Thankfully, there are also non-parametric models that can give some guarantees of behavior, like monotonicity. For example, suppose you’re modeling cardiac risk as a function of cholesterol, or credit worthiness as a function of income. You may wish to ensure that your model never does something weird, like predict lower cardiac risk for people as LDL cholesterdol levels rise, or lower credit worthiness as income rises.
(Note that in addition to thinking of this as a method of protecting your company / patients, you can also just think of this as a kind of regularization constraint to prevent over-fitting!).
To illustrate, here’s a comparison of the behavior of a random forest and an isotonic regression model. (This example comes from a great talk by Vincent Warmerdam you can find here, and which is assigned for the next class).
If this were, say, health on the y-axis and smoking on the x-axis, it seems very clear that the isotonic regressor is going a better job! And the best part is, that regressor is already in
sklearn here: Isotonic Regression!
Moreover, functional form constraints are available even for some opaque models like XGBoost.
4. Compare Predictions for Sub-Populations¶
Finally, before your model goes out, evaluate the types of predictions it generates for different subpopulations you might be concerned about given where your model is being deployed (men v. women, Black v. White, dalit v. brahmin, christian v. muslim, etc.).
In evaluating predictions by sub-population, note that there are a couple ways to comparing outcomes:
1. Compare actual outcomes to predicted outcomes: This is a simple way of evaluating whether your model errors disproportionately impact one population (high error rate) or have a bias (errors tend to gone in one direction) before you deploy a model. Note that you probably want to plot these distributions (don’t just look at average errors!) since you may be especially interested in tail risk that might get missed by averages.
2. Compare outcomes with common co-variates: Another useful test if your sub-populations are explicitly entering your model but their impact isn’t easily interpretable (i.e. you don’t just have a race indicator variable in a linear model) is to (a) draw observations from your data, and (b) feed them through your model both with their original sub-population (e.g. race) value, and with that sub-population swapped. Look at the distribution of differences.
3. Compare predicted outcomes for different sub-populations: If you have sub-population identifiers in your data – even if they aren’t in the model – compare predictions for people from different sub-populations. Just because you don’t include, say, gender in a model does not mean that a model will not be able to impute someone’s gender from other correlated factors, so you should always compare outcomes of your model.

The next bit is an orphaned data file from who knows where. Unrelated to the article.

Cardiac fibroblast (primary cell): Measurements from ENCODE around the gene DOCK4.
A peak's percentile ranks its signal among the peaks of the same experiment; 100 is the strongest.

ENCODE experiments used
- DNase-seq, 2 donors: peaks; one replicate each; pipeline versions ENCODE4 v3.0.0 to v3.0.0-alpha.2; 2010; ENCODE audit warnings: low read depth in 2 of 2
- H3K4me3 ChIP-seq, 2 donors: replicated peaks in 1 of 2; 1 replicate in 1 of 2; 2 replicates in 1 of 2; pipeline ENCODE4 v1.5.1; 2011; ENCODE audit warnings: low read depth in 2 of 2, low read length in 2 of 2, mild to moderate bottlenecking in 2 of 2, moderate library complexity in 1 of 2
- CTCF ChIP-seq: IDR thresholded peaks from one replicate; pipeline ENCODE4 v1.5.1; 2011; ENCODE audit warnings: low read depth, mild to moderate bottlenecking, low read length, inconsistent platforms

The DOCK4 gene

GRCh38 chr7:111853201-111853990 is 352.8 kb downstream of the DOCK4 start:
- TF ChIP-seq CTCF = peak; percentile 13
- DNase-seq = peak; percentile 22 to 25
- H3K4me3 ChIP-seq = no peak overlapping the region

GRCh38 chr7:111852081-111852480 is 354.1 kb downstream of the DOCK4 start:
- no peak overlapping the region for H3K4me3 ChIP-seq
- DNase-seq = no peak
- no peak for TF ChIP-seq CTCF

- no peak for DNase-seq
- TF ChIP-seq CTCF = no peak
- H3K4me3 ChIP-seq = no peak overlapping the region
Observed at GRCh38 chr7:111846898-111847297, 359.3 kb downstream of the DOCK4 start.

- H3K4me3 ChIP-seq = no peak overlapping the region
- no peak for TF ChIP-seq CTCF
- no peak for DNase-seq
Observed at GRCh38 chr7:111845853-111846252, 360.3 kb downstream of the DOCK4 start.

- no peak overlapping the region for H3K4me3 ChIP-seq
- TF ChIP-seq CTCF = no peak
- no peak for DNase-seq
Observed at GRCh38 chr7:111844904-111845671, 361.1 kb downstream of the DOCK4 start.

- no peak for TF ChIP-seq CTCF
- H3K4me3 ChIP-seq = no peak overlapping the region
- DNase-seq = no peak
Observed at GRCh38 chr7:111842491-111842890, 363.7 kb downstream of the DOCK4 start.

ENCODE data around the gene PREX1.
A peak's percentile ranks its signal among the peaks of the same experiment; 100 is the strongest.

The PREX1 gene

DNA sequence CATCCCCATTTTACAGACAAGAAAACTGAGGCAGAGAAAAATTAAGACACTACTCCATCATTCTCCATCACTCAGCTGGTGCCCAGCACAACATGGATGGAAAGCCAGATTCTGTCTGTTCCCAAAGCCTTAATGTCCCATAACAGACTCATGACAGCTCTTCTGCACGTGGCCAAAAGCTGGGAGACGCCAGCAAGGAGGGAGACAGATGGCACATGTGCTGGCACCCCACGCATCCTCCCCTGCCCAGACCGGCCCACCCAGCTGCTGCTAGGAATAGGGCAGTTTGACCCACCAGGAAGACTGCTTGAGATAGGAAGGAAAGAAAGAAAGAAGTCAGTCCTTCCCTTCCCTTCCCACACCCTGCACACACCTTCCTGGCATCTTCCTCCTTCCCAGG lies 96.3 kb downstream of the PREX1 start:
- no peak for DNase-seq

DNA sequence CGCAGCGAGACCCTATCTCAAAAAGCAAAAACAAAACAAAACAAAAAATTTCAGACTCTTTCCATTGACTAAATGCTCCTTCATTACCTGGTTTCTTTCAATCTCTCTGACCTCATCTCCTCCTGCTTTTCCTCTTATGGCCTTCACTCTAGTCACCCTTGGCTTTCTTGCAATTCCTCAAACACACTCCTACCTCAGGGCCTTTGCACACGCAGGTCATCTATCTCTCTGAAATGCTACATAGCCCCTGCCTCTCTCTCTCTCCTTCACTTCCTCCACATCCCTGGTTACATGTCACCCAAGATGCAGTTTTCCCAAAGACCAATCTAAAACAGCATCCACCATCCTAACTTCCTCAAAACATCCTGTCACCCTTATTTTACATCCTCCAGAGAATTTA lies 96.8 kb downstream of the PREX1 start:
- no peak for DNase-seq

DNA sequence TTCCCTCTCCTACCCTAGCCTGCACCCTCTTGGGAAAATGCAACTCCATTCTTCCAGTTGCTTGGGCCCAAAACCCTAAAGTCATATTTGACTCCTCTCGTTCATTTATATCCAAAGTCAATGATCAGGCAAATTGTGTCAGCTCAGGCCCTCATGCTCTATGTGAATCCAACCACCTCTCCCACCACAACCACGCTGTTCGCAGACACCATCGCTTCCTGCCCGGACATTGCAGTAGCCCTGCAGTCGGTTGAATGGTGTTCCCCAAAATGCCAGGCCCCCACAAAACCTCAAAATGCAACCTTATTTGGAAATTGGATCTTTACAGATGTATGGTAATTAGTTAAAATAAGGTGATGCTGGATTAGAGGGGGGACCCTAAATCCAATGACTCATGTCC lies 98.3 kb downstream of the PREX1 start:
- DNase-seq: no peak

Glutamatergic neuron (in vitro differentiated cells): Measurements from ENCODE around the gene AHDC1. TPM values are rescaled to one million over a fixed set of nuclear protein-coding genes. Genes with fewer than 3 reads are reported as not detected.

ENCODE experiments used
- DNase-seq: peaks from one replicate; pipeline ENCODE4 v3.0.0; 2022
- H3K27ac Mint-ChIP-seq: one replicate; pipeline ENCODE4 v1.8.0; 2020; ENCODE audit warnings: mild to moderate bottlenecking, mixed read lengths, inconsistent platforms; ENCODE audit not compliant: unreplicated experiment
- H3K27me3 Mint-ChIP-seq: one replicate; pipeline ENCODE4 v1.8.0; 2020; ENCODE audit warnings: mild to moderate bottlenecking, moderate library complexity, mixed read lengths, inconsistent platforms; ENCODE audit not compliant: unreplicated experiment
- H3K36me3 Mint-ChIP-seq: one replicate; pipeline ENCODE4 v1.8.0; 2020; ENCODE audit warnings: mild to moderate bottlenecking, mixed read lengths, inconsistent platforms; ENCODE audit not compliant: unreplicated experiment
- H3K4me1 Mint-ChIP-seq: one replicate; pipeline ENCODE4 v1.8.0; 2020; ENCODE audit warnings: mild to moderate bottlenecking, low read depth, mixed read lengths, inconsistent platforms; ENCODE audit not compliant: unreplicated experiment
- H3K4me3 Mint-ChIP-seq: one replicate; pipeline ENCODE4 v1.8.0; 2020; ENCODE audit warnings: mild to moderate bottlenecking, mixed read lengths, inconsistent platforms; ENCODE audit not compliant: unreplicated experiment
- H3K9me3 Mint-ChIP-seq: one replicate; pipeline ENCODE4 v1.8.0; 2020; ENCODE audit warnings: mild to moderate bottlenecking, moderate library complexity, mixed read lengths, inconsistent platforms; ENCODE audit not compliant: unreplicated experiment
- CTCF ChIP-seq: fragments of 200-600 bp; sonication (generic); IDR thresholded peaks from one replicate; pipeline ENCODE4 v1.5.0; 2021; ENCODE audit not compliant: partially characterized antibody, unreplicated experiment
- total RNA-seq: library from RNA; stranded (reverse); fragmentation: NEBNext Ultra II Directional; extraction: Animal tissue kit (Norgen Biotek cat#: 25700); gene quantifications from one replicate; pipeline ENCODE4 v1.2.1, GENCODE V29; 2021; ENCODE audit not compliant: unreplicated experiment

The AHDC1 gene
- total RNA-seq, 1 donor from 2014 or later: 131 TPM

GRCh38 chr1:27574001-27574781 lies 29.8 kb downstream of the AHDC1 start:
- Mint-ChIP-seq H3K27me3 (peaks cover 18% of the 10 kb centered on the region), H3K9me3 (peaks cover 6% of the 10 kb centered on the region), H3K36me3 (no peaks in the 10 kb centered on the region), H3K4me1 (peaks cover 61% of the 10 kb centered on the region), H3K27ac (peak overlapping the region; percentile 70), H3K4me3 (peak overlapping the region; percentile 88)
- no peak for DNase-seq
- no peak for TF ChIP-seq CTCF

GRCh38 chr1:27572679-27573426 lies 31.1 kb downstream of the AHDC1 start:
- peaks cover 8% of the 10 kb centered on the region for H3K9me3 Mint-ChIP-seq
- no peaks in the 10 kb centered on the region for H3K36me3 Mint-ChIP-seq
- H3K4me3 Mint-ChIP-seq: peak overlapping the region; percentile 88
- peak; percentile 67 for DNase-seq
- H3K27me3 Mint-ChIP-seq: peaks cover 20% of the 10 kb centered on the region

Of these tests, the first is one where “what you want” is obvious: you want similar performance for all sub-populations!
But the second and third tests are more difficult to inteprete, because it will not always be the case that “unbiased” means “gives the same predictions regardless of race/gender/religion.”
Suppose, for example, you’re interested in understanding the likelihood that a patient has sickle cell anemia based only on very basic data about their symptoms. Sickle cell anemia is must more common in people of African descent, and for a known reason: having an allele for sickle cell provides protection against malaria, so there is a selective pressure for people in regions with endemic malaria to be more likely to carry the gene for sickle cell. Race, in other words, is (a) known be a strong predictor of sickle cell anemia, and (b) for reasons we understand well. Given that, if the model gave the same prediction for the likelihood of sickle cell for White and Black patients, that would actually be a sign of bias in the algorithm, not an indicator it is unbiased.
At the same time, however, there are situations where differential predictions in medical algorithms likely are a sign of bias. It was recently realized that an algorithm that estimated a patients need for a kidney transplant included a correction for race that resulted in Black patients with the same blood tests and other medical indications being flagged as being lower priorities for kidney transplants. Unlikely in the sickle cell example, however, here there is no clear scientific basis for this adjustment. Indeed, one possible explanation is that Black patients have historically not been given the same access to the best healthcare resources, and so historic data on kidney transplants may show transplants are less likely to succeed in Black patients not because of some biological factor, but rather because of past discrimination. As a result, many have called for removing the adjustment from models unless / until a rigorous explanation can be found.